Love bitterballen? Wait ‘til you try these babies!
Have you ever tried bitterballen? My wife and I just returned from a short holiday break to Amsterdam and they were being served in almost every bar. Bitterballen aren’t very good for you but perhaps that’s why we liked them so much. Go ahead and splurge it’s worth it.
The crispy outer and almost gooey centre are to die for.
After trying them in several different bars, I knew I had to learn to make them and got a friend give me his recipe.
About now you might be asking yourself what these Dutch snacks are doing on a curry blog. Well just wait ‘til you try these babies! I added Indian spices to the traditional veal stuffing and the combination worked perfectly.
Here I will give you not only the Dutch version but my slightly spicier experiment too.
I think you’re going to love them. In Amsterdam, Bitterballen are also served in longer sausage shapes called croquettes. Bitterballen are perfect served as a starter or as a light snack with drinks.
Bitterballen are served with Dijon mustard and pickles in The Netherlands. I served mine with a big scoop of mango pickle mixed with Mr Naga pickle. What a great combination.
International & UK Orders
- 500ml toasted fine bread crumbs
- 1 egg – nicely beaten
- 2 tablespoon vegetable oil
- 500g (about a pound) rose veal rump meat diced
- 1 onion – roughly chopped
- 1 bay leaf
- 1 clove
- nutmeg to taste (I used about ½ teaspoon)
- 75g butter
- 75g plain flour
- 250ml milk
- 250ml veal stock (The cooking juice from the meat will do just fine.)
- 1 tablespoon (one sachet) gelatin powder
- 2 tablespoons finely chopped parsley
- Salt and pepper to taste
- Start by slow cooking your rose veal.
- Brown the meat in the oil. You may need to do this in batches.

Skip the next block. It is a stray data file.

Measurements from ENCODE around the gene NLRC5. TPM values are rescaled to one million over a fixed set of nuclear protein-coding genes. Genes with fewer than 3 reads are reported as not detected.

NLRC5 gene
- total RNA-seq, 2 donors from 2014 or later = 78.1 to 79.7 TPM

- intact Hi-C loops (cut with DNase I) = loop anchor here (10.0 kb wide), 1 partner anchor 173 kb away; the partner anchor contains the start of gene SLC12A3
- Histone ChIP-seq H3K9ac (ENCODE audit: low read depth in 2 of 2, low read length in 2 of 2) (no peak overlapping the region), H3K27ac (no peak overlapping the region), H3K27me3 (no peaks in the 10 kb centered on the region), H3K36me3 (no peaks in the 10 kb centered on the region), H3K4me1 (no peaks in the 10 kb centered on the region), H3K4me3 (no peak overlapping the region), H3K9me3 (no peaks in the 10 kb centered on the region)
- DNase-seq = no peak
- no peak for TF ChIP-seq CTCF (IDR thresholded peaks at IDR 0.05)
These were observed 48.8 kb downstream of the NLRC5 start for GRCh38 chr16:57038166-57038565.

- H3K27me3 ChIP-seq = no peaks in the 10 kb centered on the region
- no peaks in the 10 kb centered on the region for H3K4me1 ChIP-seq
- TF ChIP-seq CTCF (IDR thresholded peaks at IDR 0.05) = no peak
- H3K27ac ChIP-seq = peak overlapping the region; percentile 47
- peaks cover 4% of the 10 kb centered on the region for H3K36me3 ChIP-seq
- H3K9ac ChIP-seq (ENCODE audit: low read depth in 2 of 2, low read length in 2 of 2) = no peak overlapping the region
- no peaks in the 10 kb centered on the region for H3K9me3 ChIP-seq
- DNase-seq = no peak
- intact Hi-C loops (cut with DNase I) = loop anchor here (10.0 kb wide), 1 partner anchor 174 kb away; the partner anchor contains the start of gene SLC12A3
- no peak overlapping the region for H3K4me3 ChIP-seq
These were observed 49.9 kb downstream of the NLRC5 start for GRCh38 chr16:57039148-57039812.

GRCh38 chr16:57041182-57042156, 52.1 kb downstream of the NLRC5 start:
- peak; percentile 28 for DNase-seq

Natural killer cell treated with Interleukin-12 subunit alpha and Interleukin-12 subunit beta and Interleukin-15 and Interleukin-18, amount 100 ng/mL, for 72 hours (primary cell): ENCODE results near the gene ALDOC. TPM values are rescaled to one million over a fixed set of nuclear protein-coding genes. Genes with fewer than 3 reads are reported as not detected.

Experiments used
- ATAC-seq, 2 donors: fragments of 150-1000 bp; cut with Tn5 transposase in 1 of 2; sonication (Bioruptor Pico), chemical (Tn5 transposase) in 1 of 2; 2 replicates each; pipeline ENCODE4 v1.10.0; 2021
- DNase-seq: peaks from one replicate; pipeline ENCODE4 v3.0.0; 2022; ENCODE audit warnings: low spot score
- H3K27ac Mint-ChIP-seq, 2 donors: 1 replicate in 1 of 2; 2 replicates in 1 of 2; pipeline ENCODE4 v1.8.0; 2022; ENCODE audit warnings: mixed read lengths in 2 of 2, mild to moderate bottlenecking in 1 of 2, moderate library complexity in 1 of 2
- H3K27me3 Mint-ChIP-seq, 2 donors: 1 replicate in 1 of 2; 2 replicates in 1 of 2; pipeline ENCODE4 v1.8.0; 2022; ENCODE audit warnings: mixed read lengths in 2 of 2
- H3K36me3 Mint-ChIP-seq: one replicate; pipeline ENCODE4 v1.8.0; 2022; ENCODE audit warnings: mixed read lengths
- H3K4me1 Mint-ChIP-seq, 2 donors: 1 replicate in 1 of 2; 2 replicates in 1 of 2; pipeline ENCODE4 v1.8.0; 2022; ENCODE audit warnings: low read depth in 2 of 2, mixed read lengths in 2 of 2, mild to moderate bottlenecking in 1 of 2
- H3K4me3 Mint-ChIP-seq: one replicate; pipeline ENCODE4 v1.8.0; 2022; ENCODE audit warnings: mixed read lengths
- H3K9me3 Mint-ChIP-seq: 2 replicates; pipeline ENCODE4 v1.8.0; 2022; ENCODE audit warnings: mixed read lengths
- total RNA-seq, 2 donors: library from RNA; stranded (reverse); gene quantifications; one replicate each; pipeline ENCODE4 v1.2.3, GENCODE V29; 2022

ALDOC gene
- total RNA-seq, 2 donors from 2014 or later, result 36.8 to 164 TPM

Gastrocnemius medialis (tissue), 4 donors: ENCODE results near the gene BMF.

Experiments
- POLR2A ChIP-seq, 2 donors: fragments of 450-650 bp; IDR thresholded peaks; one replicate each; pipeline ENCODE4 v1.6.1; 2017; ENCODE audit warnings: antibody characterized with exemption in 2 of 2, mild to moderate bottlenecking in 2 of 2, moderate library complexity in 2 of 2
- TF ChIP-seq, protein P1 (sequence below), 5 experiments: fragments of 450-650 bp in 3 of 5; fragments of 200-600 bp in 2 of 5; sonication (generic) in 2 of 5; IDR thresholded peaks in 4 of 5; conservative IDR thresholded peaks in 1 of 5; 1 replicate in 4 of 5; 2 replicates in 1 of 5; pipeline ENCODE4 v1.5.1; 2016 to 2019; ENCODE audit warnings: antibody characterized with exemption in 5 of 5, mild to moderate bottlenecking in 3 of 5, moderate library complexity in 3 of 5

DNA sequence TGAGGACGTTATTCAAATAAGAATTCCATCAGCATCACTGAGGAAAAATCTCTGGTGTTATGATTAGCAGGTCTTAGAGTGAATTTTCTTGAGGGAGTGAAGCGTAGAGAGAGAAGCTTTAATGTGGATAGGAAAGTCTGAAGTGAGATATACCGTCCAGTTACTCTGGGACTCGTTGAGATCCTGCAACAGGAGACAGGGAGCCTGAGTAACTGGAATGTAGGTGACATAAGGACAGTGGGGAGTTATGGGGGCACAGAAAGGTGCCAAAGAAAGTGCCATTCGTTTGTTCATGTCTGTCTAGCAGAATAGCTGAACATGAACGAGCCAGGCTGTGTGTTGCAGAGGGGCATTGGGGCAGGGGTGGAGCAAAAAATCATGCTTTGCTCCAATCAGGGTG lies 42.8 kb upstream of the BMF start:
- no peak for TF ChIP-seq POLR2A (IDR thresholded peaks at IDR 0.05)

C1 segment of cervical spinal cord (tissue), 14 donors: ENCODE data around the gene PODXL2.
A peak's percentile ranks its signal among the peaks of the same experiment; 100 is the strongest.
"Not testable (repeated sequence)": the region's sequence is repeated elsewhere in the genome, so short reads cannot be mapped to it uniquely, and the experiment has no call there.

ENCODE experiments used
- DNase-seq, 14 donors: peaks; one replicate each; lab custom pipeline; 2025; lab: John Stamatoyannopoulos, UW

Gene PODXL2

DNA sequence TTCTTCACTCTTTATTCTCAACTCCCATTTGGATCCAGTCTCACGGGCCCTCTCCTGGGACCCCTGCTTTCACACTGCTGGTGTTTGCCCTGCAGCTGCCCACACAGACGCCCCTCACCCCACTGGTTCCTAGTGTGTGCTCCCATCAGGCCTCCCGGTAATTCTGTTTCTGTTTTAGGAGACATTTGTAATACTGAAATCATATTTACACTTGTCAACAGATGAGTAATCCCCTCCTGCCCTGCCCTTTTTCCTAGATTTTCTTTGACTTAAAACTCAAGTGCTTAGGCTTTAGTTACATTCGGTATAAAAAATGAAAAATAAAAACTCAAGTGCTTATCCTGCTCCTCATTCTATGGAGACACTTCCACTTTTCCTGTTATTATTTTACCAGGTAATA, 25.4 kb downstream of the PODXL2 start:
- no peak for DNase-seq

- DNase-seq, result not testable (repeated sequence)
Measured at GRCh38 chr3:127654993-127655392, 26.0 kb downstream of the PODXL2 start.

- Once browned, add the chopped onion, bay leaf and clove and move the ingredients around in the oil.
- Pour in just enough water to cover the meat and simmer until the rose veal is nice and tender.
- While the meat is cooking, prepare your gelatin.
- Pour the powdered gelatin into a small bowl with about three tablespoons of water.
- This should desolve most of the gelatin. The gelatin needs to be clear to work correctly so you may which to set the bowl carefully over the simmering stock until the powder has all dissolved. Set aside.
- When the meat is good and tender, place in a food processor and process until smooth. About a minutes. Retain the stock.
- Now melt the butter in a frying pan.
- When melted, add the flour and fry together for about a minute. Don’t colour the flour.
- Slowly introduce the milk while stirring continuously followed by the stock. The mixture will become think and creamy.
- Pour it over the meat and add the nutmeg, chopped parsley and salt and pepper to taste.
- Blend again and then pour the meat mixture onto a plate, cover with cling film and place in the fridge to cool for about an hour.
- When cool, form the meat mixture into golf ball sized balls.
- Dip the balls into the beaten egg and then coat with the bread crumbs.
- Heat enough oil for deep frying in a small saucepan.
- When the oil is hot enough to sizzle a piece of breadcrumb in about 20 seconds begin adding the bitterballen, frying three at a time.
- When nicely browned and crispy, remove the bitterballen from the oil with a slotted spoon to rest on kitchen towel.
- Repeat until all of the bitterballen are cooked and keep warm until serving.